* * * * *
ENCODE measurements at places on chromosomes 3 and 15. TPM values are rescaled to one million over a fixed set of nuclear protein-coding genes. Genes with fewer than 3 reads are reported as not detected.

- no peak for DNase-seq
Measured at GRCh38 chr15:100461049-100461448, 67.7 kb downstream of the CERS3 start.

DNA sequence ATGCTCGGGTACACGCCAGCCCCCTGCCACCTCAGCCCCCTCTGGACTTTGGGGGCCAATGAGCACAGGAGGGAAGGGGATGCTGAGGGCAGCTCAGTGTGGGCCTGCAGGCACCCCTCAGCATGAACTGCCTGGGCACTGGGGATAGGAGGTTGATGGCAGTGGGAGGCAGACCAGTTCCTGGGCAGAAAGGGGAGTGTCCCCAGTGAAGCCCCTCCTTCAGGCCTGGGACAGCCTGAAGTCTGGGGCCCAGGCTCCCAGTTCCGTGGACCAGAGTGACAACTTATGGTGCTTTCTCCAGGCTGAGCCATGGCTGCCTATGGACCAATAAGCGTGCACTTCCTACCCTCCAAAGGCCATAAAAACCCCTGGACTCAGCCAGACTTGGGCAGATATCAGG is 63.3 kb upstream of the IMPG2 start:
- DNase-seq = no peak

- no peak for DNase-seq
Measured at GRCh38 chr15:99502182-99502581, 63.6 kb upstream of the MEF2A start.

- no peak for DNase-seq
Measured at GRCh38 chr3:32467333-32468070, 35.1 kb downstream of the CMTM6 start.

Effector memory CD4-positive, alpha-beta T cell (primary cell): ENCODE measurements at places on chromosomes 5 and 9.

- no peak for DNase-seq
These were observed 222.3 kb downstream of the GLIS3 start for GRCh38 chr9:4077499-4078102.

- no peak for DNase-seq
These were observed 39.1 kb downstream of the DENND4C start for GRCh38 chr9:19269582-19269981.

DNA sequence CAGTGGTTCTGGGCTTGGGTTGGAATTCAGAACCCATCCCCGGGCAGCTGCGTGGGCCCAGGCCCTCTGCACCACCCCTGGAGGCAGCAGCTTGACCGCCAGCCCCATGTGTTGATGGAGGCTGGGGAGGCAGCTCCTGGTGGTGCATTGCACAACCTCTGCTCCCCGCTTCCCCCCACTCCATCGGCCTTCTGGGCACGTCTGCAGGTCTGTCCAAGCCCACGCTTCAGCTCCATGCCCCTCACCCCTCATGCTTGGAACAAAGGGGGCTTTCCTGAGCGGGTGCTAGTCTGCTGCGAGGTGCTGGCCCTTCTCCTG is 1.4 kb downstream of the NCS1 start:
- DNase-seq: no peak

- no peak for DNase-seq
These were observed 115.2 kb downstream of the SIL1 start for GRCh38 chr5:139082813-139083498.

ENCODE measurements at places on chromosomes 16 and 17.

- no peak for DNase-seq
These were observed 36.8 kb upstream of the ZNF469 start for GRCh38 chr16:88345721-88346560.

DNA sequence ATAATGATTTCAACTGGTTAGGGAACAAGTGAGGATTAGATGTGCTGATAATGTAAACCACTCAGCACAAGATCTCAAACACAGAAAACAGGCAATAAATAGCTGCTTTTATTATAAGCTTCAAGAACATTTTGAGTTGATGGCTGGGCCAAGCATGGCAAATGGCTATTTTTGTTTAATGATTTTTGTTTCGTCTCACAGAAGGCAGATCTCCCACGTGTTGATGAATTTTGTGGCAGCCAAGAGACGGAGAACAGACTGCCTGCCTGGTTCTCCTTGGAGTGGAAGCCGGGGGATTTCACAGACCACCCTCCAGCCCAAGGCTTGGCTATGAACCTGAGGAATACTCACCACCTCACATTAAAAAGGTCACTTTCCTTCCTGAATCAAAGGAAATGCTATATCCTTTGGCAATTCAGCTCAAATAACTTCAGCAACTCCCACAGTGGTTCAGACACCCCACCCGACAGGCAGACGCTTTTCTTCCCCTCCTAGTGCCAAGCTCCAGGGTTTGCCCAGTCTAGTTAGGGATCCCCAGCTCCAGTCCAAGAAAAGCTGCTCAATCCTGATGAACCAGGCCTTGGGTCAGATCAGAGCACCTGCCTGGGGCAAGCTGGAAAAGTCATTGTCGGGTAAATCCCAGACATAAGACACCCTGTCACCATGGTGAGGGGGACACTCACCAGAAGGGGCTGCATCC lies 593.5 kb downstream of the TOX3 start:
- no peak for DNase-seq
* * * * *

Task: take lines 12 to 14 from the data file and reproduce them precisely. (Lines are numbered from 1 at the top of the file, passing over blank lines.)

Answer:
These were observed 222.3 kb downstream of the GLIS3 start for GRCh38 chr9:4077499-4078102.

- no peak for DNase-seq
These were observed 39.1 kb downstream of the DENND4C start for GRCh38 chr9:19269582-19269981.